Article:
Another factor was how and where they put their children down to sleep at the resort. The McCanns' apartment was on a corner with easy access from the street. It is now considered likely that someone was keeping an eye on their comings and goings. And it wasn't until a whole year later, when finally they were given access to the police files, that Kate discovered that anyone checking the book at reception would have seen a note stating that the McCann party wished to eat in the tapas restaurant every night because they were leaving young children alone in the apartments and needed to be able to check on them easily.

The story of how Madeleine went missing need not be repeated here, but the book gives us what the press never could: a sense of the misery of that first night and those that followed. The slow breaking of dawn, followed by the sickening job of telling the news to relatives in the UK. Kate's inability to stop banging and bruising her fists on the metal railings of the veranda, "trying to expel the intolerable pain inside me". Gerry breaking down and "roaring like a bull".

The McCanns were soon, and wisely, given access to a trauma specialist, who immediately reassured the couple that they seemed like model parents. "I cannot overstate how much such kind reassurance meant to us at that moment," Kate writes. He explained to them the importance of taking control little by little, "starting with tiny actions as simple as making ourselves a cup of tea".

In fact, kindness and forgiveness - being gentle with yourself in the face of unrelenting shock - is the core, though perhaps unwitting, theme of Kate McCann's book. Her husband was able to shut off his pain for hours at a time in order to deal with the world - something that she admits she occasionally resented. With touching self-awareness, she describes how she could not do the same. She was unable to settle to anything that did not relate directly to finding Madeleine: "I could not even sit down unless it was for a purpose, to eat or to work at the computer."

She conjures a heartbreaking image of the bereft mother, condemned to pace up and down eternally, sniffing for her young. It was two years before she could listen to music or watch television, or allow herself to take pleasure in anything at all without feeling that she was letting her daughter down.

Hugging friends whom she hadn't seen since before Madeleine disappeared, she would find she could "hardly bear to let go", because she knew that the moment she stepped back and saw their faces, she would be reminded of "days spent together with Madeleine". She also says candidly that her sex life with Gerry suffered and that she finally took "a cognitive approach" to getting it back on track.

Years later, even beginning to feel more normal brings its own problems. She worries about what people will think if they see her speaking crossly to her other children in public. Or that, if "people saw me smile or laugh, they'd think it inappropriate". She has a fear that if anyone spots her shopping in Marks & Spencer, they will frown on her "for not going somewhere cheaper like Aldi and putting the pennies saved into Madeleine's fund".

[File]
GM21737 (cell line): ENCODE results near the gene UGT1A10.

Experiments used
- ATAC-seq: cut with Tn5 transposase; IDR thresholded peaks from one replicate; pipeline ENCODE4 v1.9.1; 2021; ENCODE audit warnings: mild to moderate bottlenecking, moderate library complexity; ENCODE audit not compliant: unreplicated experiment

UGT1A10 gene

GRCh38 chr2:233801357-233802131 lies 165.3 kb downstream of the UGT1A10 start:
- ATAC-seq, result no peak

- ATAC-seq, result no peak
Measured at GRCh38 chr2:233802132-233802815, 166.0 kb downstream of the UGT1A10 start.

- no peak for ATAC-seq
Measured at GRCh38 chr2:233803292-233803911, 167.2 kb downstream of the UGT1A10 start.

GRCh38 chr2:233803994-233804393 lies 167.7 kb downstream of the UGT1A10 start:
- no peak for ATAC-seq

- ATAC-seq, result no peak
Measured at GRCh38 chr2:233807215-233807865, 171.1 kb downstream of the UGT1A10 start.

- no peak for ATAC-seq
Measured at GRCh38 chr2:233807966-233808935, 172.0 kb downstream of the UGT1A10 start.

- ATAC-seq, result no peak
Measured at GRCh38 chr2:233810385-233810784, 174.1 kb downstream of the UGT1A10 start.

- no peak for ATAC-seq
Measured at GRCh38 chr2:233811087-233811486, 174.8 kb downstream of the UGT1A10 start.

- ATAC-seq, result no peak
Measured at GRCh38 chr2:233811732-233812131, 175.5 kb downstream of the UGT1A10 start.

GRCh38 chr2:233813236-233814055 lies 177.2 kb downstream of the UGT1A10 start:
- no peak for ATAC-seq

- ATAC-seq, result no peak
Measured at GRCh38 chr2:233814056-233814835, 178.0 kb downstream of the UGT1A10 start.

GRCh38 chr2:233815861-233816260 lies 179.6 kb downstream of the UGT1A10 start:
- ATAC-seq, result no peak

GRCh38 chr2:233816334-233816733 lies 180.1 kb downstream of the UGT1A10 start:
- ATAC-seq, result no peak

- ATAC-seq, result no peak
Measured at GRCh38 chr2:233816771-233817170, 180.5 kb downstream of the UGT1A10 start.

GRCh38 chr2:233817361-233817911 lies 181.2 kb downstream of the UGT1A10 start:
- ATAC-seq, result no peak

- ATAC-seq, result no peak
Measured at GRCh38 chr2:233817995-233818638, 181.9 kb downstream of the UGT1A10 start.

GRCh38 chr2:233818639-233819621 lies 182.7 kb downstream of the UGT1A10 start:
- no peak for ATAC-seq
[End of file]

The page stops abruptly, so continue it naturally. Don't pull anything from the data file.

If Kate McCann doesn't feel she deserves to be forgiven, it is striking nevertheless that this is a boldly empathetic and forgiving book. She writes without bitterness about the people whose correspondence goes straight into the "nutty box".

As doctors, she and Gerry have some professional experience of dealing with mental illness, and are not surprised that their tragedy attracts such attention - "within days of Madeleine's disappearance, several people with major psychiatric problems made their way over to Praia da Luz". And although the trauma specialist had warned them that they would lose some good friends (and they did), she is grateful for the "quiet majority". Astonishingly, perhaps, she still believes that "most human beings are inherently good".

Even though I am sure there is a readership for Madeleine, many others will feel free to discuss and comment on the book without having read it. I would urge them to be as kind and non-judgemental as Kate McCann has been. Although she and Gerry come across as remarkably strong - clearly their love for their two remaining children, together with the search for Madeleine, has kept them going - I don't think anyone should underestimate how vulnerable they are.

To endure tragedy of this sort, followed by relentless press attention, leaves you raw, your skin feeling stripped right off. One night almost a year after they lost Madeleine, the couple woke in the night in Leicester to find the whole room shaking. "With the occasional death threat turning up in our morning mail, it is perhaps not surprising that our first instinct was to think we were being attacked."

Thankfully the "attack" turned out to be an earth tremor. You hope for the McCanns' sake that, whether or not they ever discover what happened to their daughter, the agonising rawness - like the tremor - will eventually subside to nothing.

[Acknowledgement pamalam, gerrymccannsblogs]

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Post by BlueBag on 31.08.19 10:18